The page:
Sprint (NYSE:S) MVNO Scratch Wireless is launching a novel Wi-Fi-based service that it claims will let customers get wireless service for free, with no catch.
Scratch CEO and co-founder Alan Berrey said the company's model is simple, and is focused on making text, voice and data services free when a user is on Wi-Fi, and making texting free all of the time. Like with fellow Sprint MVNOs Republic Wireless and TextNow, when a customer is out of Wi-Fi range, they roam onto Sprint's network.
However, unlike those services, customers can choose whether or not they want to buy passes to get access to voice and data services--or not. The passes provide minimal amounts of each, but can be purchased on a daily or month-long basis.
The company said 24-hour data and voice passes cost $1.99 each, and the passes provide 30 minutes of cellular calling or 25 MB of cellular data. Scratch said 30-day data and voice passes cost $14.99 each and provide either 250 cellular voice minutes or 200 MB of cellular data. Customers can buy the passes through an app on their phones, and can automatically have the service start by entering a PIN linked to their billing information.
At launch, the service will support only one phone, the Motorola Mobility Photon Q, for $269 (the device is a bit long in the tooth and hit Sprint's network in the summer of 2012). Berrey said Scratch is working with Motorola on other potential devices, but cannot announce anything yet; he said there is no timeline on when additional devices could be introduced. He said Scratch has modified Android at the operating system level and "redirected phones so that they point to Wi-Fi" as the primary network and then roam onto a cellular network only when they are away from Wi-Fi.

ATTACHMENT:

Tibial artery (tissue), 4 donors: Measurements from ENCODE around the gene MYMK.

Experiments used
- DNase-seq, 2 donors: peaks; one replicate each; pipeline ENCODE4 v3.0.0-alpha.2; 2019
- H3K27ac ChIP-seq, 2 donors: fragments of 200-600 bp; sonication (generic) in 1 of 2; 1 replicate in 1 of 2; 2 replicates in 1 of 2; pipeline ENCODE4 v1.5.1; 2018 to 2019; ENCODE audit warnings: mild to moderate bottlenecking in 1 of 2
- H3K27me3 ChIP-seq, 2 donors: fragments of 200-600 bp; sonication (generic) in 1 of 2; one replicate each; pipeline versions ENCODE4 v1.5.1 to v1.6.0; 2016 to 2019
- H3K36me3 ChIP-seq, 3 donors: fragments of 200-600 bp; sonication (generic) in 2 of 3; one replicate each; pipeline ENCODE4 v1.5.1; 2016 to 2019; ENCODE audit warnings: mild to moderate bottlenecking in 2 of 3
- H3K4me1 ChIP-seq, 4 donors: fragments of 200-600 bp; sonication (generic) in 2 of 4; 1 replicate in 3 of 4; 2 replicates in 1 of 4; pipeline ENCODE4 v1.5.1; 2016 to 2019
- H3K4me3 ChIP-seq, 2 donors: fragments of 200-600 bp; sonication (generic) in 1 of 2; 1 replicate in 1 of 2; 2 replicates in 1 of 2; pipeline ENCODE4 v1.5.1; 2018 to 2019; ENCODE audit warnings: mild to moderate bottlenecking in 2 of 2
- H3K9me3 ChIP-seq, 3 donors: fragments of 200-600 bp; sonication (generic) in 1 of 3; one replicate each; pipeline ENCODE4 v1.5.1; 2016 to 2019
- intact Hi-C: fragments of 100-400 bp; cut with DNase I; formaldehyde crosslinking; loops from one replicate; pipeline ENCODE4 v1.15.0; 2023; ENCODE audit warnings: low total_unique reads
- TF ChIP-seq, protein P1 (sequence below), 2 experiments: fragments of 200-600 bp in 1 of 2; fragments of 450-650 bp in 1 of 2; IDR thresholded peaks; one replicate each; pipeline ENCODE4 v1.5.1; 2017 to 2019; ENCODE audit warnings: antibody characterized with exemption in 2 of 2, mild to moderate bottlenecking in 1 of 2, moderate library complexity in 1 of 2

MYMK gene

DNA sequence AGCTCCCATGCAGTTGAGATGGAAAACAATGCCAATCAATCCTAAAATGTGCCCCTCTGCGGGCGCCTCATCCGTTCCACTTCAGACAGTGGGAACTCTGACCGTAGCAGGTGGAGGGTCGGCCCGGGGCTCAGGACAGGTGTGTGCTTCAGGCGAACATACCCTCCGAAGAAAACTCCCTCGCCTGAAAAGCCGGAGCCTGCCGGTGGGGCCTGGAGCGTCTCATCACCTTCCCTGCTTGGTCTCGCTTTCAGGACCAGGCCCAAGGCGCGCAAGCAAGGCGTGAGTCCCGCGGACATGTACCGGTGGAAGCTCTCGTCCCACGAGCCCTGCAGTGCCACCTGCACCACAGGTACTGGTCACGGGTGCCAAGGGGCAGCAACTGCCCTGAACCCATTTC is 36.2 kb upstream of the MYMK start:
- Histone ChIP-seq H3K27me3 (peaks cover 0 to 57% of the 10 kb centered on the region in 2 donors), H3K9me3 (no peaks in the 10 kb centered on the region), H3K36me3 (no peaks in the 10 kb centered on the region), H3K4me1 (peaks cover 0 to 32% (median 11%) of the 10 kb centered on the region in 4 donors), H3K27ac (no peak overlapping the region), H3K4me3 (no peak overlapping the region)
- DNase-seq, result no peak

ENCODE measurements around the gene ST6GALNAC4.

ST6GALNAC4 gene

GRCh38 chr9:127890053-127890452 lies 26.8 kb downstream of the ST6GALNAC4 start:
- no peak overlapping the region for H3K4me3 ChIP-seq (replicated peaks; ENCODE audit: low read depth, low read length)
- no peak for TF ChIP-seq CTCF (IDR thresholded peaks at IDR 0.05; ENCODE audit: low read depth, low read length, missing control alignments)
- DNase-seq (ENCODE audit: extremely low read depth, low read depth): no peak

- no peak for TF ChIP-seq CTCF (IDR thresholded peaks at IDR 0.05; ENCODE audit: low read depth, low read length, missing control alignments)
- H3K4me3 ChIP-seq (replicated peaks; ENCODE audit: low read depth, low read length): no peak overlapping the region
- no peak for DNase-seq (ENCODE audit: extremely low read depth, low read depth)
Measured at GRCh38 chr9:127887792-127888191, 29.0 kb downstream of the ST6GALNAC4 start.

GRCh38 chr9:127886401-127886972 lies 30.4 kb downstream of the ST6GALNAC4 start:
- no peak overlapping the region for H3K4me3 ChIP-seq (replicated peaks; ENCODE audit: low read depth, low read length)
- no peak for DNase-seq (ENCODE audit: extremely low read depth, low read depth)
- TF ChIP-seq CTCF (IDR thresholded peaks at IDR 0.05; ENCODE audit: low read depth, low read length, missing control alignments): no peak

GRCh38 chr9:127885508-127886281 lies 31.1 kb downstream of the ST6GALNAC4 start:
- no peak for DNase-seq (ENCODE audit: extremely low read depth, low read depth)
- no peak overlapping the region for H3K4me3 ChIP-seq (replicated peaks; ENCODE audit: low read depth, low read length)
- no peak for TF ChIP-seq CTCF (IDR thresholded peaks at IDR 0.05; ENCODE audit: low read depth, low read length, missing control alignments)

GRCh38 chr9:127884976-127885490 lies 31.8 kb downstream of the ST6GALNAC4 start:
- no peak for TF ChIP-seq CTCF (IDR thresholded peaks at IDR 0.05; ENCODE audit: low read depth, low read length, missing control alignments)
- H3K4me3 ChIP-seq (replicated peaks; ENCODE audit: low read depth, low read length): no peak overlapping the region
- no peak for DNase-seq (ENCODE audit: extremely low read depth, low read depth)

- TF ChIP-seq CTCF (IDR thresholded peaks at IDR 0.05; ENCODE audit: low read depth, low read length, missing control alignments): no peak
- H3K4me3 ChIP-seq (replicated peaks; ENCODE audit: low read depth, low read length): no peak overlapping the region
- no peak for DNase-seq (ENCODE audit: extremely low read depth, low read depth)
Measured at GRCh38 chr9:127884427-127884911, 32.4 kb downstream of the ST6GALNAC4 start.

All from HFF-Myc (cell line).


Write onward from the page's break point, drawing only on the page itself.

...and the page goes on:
Currently, Scratch does not have a deal in place with a Wi-Fi hotspot aggregator such as Boingo Wireless or Devicescape, but Berrey said Scratch is "absolutely" interested in a deal with such companies. "We'd love to talk to you about all of the things we're considering and certainly that's one of them," he said.
Berrey acknowledged that other MVNOs have similar technical models, but said what sets Scratch apart is its offer of free service. "When you buy a device from us, your monthly subscription is zero," he said. "You can run on the free model and there is no monthly cost."
"There's really no reason why when you buy a cell phone you have to ante up for paying more for the service," Berrey added, noting that when consumers buy additional TVs or gaming systems their monthly home Internet bills do not automatically go up. "We think that's a fairly compelling offer," he said.
Berrey said the company estimates that right now between 50 and 60 percent of potential customers will want to pay for some kind of pass during the month and less than half will stick to free model. "We're not doing a lot to encourage that necessarily," Berrey said of the pass option.
As for how much growth Berrey expects? "We'll be thrilled when we have 150 subscribers," he added. "Our business model is built on a little bit more than that." He said Scratch will be doing limited marketing at first. "We're not really trying to blow the door off," he said.
Jon Finegold, vice president of marketing at Scratch, said the company's target customer has three characteristics. One is that they are on Wi-Fi a large percentage of the time, and another is that they are customers "who love their smartphones but just don't want to pay $100 a month" to a large carrier. The third is that they are users who do not use voice as their primary mode of communication. He said the company will primary be targeting 14- to 24-year-olds.
Speaking to why Sprint has backed so many MVNOs of late, Berrey said Sprint "has had a great appetite for us" and that Scratch has been "really, really happy with the relationship with Sprint." He said Verizon Wireless (NYSE:VZ) and AT&T Mobility (NYSE:T) see this as competitive but that Sprint and T-Mobile US (NYSE:TMUS) "seem to have a little bit more appetite for disruption."
Scratch has received $5 million in funding so far, including from Boston-based venture capital group CommonAngels. Berry said he and co-founder Eric Giler are the original funders and that in addition to CommonAngels the company has received funding from "a couple of other entities and some private individuals."
- see this release
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